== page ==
Thursday, January 11, 2018

Another kind of manhood

If you end up having to sleep in the daycare ward, they wake you at six. They turn on all the lights and make you get up: because the night staff have to have all the beds made up by the time the day staff come on duty at 7.30.

So I got dressed and packed and moved across to the day room, where I was sitting in a geriatric chair trying to eat a breakfast, hospital tea, hospital toast, and rice crispies, wearily trying to stop myself listening to the conversation of the men all sitting together the other side of the room.

They were all complaining. They all gave the impression that they really all knew better than everyone else else what a bad state the world was in and if only they had been given a chance they would fix it.

All except one man who was sitting silent, and who suddenly turned blue about the lips, keeled over and fainted.

He soon recovered and said he was sorry.

He was moved over to a bed and the others carried on their conversation as if nothing had happened. But you could tell they were frightened. They just couldn't talk about it. One of them was speaking about a time he'd tried that full strength cider, and it tasted disgusting, and when he got out he was going to try to go to the pub.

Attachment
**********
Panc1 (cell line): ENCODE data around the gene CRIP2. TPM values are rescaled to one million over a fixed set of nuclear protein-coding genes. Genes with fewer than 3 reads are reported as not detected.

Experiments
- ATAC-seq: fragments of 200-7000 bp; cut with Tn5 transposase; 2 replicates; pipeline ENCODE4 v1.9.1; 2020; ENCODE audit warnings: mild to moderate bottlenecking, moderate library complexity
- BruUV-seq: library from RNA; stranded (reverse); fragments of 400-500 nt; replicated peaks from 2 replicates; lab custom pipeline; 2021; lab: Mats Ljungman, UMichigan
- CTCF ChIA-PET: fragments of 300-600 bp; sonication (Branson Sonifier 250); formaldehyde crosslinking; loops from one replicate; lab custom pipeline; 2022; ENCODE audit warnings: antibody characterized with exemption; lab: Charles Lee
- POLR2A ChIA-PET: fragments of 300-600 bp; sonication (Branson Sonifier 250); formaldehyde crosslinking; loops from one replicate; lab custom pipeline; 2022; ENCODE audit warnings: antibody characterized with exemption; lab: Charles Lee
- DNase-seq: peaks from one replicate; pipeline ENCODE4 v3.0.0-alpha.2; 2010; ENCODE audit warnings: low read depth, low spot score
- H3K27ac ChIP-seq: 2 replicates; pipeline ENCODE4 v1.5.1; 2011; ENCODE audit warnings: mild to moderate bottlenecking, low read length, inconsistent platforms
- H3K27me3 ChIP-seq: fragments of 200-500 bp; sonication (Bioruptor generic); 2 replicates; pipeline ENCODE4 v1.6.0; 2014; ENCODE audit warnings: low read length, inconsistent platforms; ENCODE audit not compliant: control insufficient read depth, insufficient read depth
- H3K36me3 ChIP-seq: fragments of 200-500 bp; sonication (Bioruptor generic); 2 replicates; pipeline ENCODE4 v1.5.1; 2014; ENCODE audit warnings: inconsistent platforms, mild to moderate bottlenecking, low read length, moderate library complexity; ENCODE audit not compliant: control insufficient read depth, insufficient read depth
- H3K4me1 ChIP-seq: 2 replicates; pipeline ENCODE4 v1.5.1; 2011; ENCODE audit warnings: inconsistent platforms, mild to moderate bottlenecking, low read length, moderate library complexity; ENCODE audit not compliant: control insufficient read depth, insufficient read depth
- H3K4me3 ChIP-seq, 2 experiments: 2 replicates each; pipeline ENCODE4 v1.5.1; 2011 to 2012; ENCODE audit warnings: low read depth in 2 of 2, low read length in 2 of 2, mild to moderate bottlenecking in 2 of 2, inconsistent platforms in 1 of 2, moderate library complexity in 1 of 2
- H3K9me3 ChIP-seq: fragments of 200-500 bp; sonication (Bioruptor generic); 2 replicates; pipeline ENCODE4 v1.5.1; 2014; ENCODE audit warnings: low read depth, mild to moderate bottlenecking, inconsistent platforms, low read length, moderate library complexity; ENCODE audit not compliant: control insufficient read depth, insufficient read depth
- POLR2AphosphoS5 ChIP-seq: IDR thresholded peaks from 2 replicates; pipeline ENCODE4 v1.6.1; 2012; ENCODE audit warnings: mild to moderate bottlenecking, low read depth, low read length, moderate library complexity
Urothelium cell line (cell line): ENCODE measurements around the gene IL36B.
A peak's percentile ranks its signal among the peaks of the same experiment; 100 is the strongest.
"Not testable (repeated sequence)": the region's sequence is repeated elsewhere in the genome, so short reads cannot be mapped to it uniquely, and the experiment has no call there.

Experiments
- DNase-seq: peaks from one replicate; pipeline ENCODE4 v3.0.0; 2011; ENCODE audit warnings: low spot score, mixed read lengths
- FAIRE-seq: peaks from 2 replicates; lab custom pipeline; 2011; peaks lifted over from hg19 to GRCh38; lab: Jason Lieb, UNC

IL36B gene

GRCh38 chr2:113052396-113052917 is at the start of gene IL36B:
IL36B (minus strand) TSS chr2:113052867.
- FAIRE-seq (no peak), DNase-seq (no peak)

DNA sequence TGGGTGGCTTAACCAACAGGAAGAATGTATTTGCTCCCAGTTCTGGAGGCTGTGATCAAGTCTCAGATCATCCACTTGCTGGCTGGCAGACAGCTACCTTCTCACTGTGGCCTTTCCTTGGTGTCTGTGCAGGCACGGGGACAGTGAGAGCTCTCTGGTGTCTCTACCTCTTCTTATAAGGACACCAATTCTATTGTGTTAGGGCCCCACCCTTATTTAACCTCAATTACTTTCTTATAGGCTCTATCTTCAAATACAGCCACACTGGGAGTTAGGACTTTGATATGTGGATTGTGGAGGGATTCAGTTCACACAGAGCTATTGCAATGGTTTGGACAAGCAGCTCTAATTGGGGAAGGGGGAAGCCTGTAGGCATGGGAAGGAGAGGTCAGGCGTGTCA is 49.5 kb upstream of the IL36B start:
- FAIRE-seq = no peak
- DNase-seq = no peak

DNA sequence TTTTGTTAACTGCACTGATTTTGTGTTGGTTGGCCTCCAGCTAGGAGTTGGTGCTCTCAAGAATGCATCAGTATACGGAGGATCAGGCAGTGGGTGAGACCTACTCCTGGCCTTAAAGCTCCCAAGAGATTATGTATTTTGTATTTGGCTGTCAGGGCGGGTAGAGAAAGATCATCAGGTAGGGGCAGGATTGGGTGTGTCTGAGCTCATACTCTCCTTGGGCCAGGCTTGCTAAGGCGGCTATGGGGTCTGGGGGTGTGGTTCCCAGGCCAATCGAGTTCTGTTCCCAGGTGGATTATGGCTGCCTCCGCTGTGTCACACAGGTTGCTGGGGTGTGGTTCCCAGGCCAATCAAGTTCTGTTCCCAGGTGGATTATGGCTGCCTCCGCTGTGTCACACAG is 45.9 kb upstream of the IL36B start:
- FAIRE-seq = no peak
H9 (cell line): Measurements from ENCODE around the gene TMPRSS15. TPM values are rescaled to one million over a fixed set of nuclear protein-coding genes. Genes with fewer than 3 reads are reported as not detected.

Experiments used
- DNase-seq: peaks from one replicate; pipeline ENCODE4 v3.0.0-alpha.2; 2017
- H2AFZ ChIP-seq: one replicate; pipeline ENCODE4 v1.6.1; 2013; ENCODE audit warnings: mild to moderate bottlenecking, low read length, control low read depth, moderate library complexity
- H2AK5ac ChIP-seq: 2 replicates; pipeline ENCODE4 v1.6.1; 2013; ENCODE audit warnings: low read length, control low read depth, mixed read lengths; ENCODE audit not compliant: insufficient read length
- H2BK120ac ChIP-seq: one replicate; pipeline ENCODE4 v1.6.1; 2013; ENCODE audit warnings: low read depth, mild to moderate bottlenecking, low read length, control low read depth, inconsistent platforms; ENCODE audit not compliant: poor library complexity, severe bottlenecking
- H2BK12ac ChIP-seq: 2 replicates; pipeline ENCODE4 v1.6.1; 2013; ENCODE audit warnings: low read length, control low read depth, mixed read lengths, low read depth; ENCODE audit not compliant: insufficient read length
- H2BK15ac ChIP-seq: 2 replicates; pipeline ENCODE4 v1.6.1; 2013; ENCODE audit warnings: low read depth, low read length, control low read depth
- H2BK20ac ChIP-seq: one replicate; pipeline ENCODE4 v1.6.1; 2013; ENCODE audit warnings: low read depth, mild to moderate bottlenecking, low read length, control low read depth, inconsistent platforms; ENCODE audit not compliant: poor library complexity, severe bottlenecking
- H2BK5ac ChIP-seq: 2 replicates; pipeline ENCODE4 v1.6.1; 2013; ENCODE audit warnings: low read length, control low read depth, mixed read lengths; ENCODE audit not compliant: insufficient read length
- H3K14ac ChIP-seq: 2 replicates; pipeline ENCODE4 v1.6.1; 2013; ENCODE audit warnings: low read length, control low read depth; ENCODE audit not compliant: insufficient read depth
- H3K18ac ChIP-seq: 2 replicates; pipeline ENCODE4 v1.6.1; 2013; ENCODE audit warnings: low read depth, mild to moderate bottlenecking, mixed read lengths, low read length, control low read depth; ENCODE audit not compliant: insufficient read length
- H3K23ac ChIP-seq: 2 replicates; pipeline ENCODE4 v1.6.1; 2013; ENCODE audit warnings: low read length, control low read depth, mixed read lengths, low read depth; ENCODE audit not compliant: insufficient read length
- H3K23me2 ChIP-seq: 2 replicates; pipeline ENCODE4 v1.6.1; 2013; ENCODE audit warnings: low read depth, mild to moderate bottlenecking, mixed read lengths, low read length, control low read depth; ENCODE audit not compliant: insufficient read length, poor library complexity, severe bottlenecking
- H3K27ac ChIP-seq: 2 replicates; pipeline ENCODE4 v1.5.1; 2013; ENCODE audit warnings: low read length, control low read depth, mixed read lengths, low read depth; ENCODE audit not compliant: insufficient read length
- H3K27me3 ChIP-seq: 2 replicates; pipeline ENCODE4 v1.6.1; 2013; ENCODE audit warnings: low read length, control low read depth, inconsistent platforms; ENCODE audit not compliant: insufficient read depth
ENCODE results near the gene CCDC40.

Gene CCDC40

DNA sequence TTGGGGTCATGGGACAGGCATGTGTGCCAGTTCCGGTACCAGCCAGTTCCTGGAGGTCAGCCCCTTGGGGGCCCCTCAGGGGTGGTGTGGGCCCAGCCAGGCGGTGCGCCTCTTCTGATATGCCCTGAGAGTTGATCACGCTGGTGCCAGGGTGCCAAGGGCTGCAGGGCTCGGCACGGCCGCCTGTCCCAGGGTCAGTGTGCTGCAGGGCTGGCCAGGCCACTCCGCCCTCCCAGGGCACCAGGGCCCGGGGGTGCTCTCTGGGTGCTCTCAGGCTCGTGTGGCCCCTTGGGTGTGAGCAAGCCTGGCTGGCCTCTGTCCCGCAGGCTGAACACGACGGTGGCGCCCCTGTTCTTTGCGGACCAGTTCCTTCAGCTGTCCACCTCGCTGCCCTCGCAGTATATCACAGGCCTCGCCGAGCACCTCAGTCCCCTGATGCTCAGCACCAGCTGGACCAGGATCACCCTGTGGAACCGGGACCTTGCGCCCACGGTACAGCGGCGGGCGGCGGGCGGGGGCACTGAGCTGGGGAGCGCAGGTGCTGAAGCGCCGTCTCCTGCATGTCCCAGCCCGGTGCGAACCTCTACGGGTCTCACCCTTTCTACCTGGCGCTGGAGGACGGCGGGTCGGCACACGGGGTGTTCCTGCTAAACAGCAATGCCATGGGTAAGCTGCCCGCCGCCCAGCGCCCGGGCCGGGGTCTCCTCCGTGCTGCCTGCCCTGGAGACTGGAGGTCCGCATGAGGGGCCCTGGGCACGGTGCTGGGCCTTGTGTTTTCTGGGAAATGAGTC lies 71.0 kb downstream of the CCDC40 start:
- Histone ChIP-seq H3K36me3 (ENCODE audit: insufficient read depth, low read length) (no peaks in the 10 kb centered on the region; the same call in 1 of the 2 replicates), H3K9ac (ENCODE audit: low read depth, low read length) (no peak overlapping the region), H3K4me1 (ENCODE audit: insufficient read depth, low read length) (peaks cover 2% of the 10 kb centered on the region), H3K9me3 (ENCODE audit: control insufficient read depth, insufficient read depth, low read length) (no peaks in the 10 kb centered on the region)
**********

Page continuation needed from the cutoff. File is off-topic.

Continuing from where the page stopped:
None of them went over to see how he was, including me. He represented something we were all afraid of.

I felt bad about this, and was glad when later on in the morning we ended up being wheeled to the same locations - X Ray, and ECG - and were briefly in the same place just long enough to exchange a few words.

He still wasn't saying much. He was being stoical. He felt a bit embarrassed at causing trouble.

I felt I knew him very well. He was the kind of man I was brought up to be.

I was happy to be able to smile at him and wish him well. His whole face lit up. He had a beautiful smile.

And then we were taken off to different destinations. I wonder how he is.

I hope he's well.
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